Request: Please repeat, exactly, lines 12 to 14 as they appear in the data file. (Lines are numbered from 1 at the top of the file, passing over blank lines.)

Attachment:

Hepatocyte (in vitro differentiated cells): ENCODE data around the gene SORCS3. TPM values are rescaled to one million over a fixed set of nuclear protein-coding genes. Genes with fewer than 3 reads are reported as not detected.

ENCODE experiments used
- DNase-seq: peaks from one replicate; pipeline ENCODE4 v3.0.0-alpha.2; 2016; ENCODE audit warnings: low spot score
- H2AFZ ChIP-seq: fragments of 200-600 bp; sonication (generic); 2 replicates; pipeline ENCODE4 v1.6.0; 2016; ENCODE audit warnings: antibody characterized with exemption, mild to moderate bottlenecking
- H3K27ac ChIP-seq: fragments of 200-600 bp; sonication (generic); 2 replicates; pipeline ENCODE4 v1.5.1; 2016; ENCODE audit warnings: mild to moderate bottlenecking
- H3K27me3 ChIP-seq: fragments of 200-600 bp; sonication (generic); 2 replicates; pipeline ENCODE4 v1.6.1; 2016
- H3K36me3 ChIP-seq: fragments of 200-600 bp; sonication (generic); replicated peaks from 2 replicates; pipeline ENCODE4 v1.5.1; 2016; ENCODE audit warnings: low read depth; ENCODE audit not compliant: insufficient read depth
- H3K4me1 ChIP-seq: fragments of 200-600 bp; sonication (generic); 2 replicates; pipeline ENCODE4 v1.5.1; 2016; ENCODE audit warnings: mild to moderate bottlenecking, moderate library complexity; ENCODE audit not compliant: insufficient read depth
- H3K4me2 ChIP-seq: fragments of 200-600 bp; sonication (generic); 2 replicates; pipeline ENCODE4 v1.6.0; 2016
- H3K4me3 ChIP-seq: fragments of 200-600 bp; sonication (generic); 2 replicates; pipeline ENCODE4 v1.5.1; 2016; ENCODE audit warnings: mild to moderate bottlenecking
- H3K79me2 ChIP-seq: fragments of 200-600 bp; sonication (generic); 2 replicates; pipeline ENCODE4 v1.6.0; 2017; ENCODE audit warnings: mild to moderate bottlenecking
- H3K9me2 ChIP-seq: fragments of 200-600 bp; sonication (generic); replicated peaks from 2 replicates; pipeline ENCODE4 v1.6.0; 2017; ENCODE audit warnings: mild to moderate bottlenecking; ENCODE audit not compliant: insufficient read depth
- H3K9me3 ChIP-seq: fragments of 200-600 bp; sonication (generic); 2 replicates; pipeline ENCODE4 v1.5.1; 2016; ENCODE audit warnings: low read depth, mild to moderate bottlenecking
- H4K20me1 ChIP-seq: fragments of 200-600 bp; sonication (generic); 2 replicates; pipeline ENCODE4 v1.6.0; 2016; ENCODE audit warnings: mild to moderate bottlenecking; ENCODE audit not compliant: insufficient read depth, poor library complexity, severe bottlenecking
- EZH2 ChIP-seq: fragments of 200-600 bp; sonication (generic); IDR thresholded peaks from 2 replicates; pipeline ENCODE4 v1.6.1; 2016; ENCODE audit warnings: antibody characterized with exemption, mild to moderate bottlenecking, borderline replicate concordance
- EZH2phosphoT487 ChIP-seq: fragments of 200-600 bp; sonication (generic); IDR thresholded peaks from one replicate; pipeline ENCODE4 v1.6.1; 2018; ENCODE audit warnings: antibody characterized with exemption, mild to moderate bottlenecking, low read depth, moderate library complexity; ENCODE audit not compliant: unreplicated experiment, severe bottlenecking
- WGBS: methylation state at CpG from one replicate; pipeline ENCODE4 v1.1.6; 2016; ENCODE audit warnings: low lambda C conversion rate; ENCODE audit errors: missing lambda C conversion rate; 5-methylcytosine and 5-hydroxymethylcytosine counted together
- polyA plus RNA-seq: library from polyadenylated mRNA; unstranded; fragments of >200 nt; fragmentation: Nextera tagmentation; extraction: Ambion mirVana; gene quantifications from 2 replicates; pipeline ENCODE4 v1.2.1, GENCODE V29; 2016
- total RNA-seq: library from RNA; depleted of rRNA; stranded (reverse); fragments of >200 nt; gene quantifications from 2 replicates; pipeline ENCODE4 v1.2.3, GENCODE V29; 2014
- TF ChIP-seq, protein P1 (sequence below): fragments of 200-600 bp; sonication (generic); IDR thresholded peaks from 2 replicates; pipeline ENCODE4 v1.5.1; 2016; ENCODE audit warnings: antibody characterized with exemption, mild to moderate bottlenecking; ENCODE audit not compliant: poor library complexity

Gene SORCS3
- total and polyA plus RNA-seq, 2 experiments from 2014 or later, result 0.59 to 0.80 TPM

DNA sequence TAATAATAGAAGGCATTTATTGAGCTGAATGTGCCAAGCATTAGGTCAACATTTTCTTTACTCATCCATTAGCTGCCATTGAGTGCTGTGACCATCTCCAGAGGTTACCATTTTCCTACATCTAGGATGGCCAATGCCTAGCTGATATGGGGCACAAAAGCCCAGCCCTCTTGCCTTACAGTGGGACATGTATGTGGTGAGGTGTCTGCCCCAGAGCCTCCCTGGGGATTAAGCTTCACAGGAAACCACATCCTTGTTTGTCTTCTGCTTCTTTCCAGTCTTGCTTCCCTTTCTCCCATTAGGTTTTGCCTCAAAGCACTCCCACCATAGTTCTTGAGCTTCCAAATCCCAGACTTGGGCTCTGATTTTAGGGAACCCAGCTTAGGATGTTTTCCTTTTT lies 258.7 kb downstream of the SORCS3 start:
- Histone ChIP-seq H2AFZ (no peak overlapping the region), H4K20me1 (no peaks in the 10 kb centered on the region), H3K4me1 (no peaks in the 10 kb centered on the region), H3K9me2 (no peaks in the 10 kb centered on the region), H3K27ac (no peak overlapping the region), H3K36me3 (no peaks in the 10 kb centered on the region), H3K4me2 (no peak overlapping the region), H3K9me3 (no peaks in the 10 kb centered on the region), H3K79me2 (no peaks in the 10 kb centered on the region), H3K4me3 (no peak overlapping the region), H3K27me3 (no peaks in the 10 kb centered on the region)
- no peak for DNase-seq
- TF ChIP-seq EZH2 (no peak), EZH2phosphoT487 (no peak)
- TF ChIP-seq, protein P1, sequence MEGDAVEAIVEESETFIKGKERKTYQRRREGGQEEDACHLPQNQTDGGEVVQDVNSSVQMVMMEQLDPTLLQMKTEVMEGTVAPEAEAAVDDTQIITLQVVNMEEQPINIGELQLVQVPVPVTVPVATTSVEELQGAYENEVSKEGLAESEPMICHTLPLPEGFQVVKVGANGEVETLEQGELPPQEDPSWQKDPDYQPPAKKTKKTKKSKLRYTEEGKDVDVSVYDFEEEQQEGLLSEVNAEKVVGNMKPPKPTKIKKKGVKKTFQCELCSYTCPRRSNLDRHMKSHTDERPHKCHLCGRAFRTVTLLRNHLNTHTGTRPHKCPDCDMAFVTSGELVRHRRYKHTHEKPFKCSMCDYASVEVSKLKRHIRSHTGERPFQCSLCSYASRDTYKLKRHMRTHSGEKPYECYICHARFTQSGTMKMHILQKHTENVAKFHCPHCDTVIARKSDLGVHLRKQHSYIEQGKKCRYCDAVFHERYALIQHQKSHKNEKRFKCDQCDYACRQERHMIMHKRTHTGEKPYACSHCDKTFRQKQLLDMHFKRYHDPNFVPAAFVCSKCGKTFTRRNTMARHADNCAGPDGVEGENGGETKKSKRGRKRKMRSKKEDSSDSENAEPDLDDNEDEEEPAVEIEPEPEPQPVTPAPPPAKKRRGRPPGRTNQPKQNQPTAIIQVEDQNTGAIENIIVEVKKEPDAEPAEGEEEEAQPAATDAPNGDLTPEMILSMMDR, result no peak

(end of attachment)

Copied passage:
- H3K9me2 ChIP-seq: fragments of 200-600 bp; sonication (generic); replicated peaks from 2 replicates; pipeline ENCODE4 v1.6.0; 2017; ENCODE audit warnings: mild to moderate bottlenecking; ENCODE audit not compliant: insufficient read depth
- H3K9me3 ChIP-seq: fragments of 200-600 bp; sonication (generic); 2 replicates; pipeline ENCODE4 v1.5.1; 2016; ENCODE audit warnings: low read depth, mild to moderate bottlenecking
- H4K20me1 ChIP-seq: fragments of 200-600 bp; sonication (generic); 2 replicates; pipeline ENCODE4 v1.6.0; 2016; ENCODE audit warnings: mild to moderate bottlenecking; ENCODE audit not compliant: insufficient read depth, poor library complexity, severe bottlenecking